I think this happens mostly because a lot of students want to improve their resumes and they think that this can be done only by participating in well-known programs. I use the words 'they think' because this is certainly not true, since companies tend to appreciate any open-source contributions (even if they are not part of mentoring programs). I think it is more impressive to see a long-term pattern of contributions without getting any accreditation other than the credits for patches.
What I mention here is just a consequence of an essential ingredient: the sheer passion for FOSS, for the feeling that you too can write code which eases people's lives in some way. So my advice for those students is to take some time and think of what they would prefer to do when their favorite application crashes: wait for the developers to first consider their bug report and then repair it (the only option in closed-source projects), or to get the application's sources and try to fix the problem on their own. Which one describes the qualities of a 'true programmer'?
When did you hear about the Randa Meetings and why do you want to be there?
I heard about the Randa Meetings after the registrations had closed, but Mario (the main Randa Meetings organizer) noticed me on IRC congratulating a Marble colleague for participating in Randa and mentioning my regret over not knowing of the event earlier. Mario contacted me and said he might still be able to find a place for me at Randa. After just a day, everything was a certainty.
I’m very enthusiastic about this meeting because I will finally get to meet in person a lot of great people with whom I’ve been in contact daily for a couple of months now, but only virtually. I am also eager to get involved in the discussions about the future plans for improving KDE. I obviously expect to write a lot of code too!
Have you got anything in particular planned for Randa?
Yes, I do. I want to work on the User Interface of the plugin I have been working on since the beginning of GSoC. I plan to do this in Randa because I can work alongside my GSOC mentors, Torsten Rahn and Dennis Nienhüser. This is one of the most challenging parts of my project; face to face discussions about the UI will lead to a better looking and functioning solution.
What are you looking forward to in the Randa Meetings?
I am really looking forward to meeting the people behind these great applications, used by millions of people, including myself. To me they are superstars. I want to make new connections within this community that I want to be a part of for quite a long time. I am particularly interested in collaborating with the main people involved with KDE Edu (which Marble is a part of) and contributing to it.
As far as the targets of completion are concerned, I want to make sure that by the 9th of August, the first day at Randa, all the features I added during the summer are fully functional and polished.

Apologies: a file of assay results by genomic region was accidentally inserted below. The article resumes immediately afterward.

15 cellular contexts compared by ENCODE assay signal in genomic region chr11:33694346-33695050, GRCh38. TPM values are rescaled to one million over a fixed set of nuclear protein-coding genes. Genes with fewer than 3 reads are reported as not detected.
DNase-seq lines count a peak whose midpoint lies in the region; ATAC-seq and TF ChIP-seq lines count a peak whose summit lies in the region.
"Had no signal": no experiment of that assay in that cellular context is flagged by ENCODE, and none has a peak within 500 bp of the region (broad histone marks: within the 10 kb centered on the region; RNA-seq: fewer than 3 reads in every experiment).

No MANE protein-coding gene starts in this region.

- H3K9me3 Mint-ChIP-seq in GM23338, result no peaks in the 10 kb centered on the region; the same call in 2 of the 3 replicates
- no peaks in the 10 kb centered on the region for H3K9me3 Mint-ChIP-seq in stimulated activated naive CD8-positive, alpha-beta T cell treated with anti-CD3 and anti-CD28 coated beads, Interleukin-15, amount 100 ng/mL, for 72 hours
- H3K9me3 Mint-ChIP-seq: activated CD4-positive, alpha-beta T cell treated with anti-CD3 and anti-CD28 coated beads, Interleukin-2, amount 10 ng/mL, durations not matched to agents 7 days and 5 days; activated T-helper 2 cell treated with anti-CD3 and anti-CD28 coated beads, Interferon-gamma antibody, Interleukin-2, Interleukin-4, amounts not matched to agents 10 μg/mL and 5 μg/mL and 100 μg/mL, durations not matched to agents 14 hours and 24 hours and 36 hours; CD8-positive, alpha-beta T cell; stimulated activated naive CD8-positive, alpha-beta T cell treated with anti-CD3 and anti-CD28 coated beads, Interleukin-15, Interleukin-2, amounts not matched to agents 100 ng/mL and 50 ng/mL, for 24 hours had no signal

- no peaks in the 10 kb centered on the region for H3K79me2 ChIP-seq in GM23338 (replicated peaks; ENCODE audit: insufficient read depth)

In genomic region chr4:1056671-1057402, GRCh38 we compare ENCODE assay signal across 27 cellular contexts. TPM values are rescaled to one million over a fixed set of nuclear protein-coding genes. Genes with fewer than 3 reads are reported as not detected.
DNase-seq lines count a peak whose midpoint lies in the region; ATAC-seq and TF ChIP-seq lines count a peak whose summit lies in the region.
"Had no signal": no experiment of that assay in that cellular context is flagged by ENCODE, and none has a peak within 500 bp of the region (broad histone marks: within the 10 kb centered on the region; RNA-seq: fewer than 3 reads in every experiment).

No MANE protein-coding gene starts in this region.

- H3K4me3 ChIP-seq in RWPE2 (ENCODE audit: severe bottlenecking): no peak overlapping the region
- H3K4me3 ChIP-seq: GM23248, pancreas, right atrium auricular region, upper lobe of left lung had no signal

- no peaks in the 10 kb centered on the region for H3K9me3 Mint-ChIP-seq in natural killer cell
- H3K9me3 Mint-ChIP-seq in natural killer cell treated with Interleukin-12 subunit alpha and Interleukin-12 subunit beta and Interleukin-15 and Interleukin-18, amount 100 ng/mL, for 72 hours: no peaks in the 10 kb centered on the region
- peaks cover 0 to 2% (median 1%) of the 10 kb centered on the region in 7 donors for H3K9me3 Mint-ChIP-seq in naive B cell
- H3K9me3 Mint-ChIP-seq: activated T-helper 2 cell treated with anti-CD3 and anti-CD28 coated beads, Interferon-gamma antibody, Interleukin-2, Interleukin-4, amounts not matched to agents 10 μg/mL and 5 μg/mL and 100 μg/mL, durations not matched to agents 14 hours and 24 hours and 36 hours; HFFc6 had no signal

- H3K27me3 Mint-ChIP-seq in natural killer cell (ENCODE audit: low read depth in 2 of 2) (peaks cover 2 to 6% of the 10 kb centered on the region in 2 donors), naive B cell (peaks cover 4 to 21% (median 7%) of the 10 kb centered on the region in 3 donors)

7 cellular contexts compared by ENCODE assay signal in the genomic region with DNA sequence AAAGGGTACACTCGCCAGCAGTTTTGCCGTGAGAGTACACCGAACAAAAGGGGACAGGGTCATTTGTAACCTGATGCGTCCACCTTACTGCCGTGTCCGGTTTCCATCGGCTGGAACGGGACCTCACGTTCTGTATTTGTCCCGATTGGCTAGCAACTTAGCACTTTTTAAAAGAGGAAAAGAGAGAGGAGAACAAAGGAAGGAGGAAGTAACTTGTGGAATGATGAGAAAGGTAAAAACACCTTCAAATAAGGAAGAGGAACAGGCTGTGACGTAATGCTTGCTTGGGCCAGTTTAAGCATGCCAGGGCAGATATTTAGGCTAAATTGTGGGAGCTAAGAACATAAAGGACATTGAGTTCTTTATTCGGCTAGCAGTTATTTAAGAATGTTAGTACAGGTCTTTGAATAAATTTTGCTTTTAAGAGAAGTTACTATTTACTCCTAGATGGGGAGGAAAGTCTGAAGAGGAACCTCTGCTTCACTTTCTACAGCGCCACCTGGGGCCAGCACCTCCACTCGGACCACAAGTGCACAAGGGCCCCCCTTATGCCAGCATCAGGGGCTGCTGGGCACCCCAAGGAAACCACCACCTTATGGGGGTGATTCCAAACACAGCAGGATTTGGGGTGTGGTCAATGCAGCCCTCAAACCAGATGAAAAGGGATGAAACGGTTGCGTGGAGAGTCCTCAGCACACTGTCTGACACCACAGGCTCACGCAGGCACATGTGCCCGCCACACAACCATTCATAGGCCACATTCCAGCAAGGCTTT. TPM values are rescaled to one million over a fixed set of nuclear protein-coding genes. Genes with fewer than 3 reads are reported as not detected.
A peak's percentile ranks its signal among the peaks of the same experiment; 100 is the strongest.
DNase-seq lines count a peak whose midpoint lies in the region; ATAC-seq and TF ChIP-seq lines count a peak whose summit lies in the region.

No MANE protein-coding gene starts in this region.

What important things have you learned from the KDE Community?
I’ve learned that being able to work in a team is a great virtue. I’ve also discovered many tricks and 'best practices' applied in the design of applications. One more important thing is that I've developed an ability to 'feel' when a piece of code is, say, error prone or is a victim of bad design.
Why do you think meetings such as Randa are important for KDE?
Such meetings are very important for open-source communities such as KDE mostly because they are the only times when developers gather under the same roof to plan and design new features and to hack on them. A face to face conversation is usually much more productive than any form of virtual communication.
Why is it important for people to support these meetings? How has the support helped you?
I think that people should support free and open-source software development so that they can enjoy the software they love without paying for the software. Donations are a small price to pay for the value people receive; even small donations help. FOSS gives developers the opportunity to customize existing software without having to start from scratch. In my case, people's support has really helped; if it were not for their donations, Mario could not have organized my participation in this years' Randa Meeting.
How do you imagine your typical day in Randa?
Wake up; have breakfast; socialize until everybody is up; discuss what is of utmost importance to be improved/added; have lunch; continue these discussions; write some code; continue discussions, focusing on specific projects; breathe fresh air from the Alps to get refreshed; work more; have dinner; socialize more; sleep. That's just the first day.
Any other thoughts?
I want to send a big thank you to Mario Fux. Without his help I would not have been able to be a part of the trip to Randa. I also want to send the heartiest thanks to my GSoC mentors, Torsten Rahn and Dennis Nienhüser, as well as to my Marble GSoC fellows, Sanjiban and Abhinav, who encouraged me to participate in this meeting.
If you would like to make more KDE sprints happen, donate now!